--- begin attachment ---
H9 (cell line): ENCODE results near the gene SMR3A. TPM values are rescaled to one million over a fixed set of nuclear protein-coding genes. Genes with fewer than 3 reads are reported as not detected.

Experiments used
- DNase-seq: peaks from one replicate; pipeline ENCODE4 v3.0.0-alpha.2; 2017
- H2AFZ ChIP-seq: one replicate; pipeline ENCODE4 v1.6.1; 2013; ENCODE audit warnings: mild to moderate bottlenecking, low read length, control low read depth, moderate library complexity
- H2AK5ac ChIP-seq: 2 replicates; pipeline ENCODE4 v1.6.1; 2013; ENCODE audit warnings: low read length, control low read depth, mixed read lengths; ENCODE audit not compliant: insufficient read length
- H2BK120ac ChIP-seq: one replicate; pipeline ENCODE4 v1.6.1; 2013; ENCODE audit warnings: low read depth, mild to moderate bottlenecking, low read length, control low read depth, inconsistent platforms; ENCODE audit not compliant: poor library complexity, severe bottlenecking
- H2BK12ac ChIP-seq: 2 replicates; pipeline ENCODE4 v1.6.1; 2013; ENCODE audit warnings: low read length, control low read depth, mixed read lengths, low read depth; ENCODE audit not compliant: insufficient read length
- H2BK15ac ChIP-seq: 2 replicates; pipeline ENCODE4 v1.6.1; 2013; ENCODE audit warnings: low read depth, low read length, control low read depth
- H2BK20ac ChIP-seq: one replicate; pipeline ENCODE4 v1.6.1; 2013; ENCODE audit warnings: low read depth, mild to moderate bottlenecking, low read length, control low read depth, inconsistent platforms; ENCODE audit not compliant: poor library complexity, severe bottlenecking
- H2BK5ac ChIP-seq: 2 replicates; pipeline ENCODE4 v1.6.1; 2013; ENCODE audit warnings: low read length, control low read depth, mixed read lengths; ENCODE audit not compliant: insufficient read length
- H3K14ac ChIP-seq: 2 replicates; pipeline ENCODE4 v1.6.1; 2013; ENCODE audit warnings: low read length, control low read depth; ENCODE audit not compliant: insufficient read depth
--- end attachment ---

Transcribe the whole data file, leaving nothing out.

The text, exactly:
H9 (cell line): ENCODE results near the gene SMR3A. TPM values are rescaled to one million over a fixed set of nuclear protein-coding genes. Genes with fewer than 3 reads are reported as not detected.

Experiments used
- DNase-seq: peaks from one replicate; pipeline ENCODE4 v3.0.0-alpha.2; 2017
- H2AFZ ChIP-seq: one replicate; pipeline ENCODE4 v1.6.1; 2013; ENCODE audit warnings: mild to moderate bottlenecking, low read length, control low read depth, moderate library complexity
- H2AK5ac ChIP-seq: 2 replicates; pipeline ENCODE4 v1.6.1; 2013; ENCODE audit warnings: low read length, control low read depth, mixed read lengths; ENCODE audit not compliant: insufficient read length
- H2BK120ac ChIP-seq: one replicate; pipeline ENCODE4 v1.6.1; 2013; ENCODE audit warnings: low read depth, mild to moderate bottlenecking, low read length, control low read depth, inconsistent platforms; ENCODE audit not compliant: poor library complexity, severe bottlenecking
- H2BK12ac ChIP-seq: 2 replicates; pipeline ENCODE4 v1.6.1; 2013; ENCODE audit warnings: low read length, control low read depth, mixed read lengths, low read depth; ENCODE audit not compliant: insufficient read length
- H2BK15ac ChIP-seq: 2 replicates; pipeline ENCODE4 v1.6.1; 2013; ENCODE audit warnings: low read depth, low read length, control low read depth
- H2BK20ac ChIP-seq: one replicate; pipeline ENCODE4 v1.6.1; 2013; ENCODE audit warnings: low read depth, mild to moderate bottlenecking, low read length, control low read depth, inconsistent platforms; ENCODE audit not compliant: poor library complexity, severe bottlenecking
- H2BK5ac ChIP-seq: 2 replicates; pipeline ENCODE4 v1.6.1; 2013; ENCODE audit warnings: low read length, control low read depth, mixed read lengths; ENCODE audit not compliant: insufficient read length
- H3K14ac ChIP-seq: 2 replicates; pipeline ENCODE4 v1.6.1; 2013; ENCODE audit warnings: low read length, control low read depth; ENCODE audit not compliant: insufficient read depth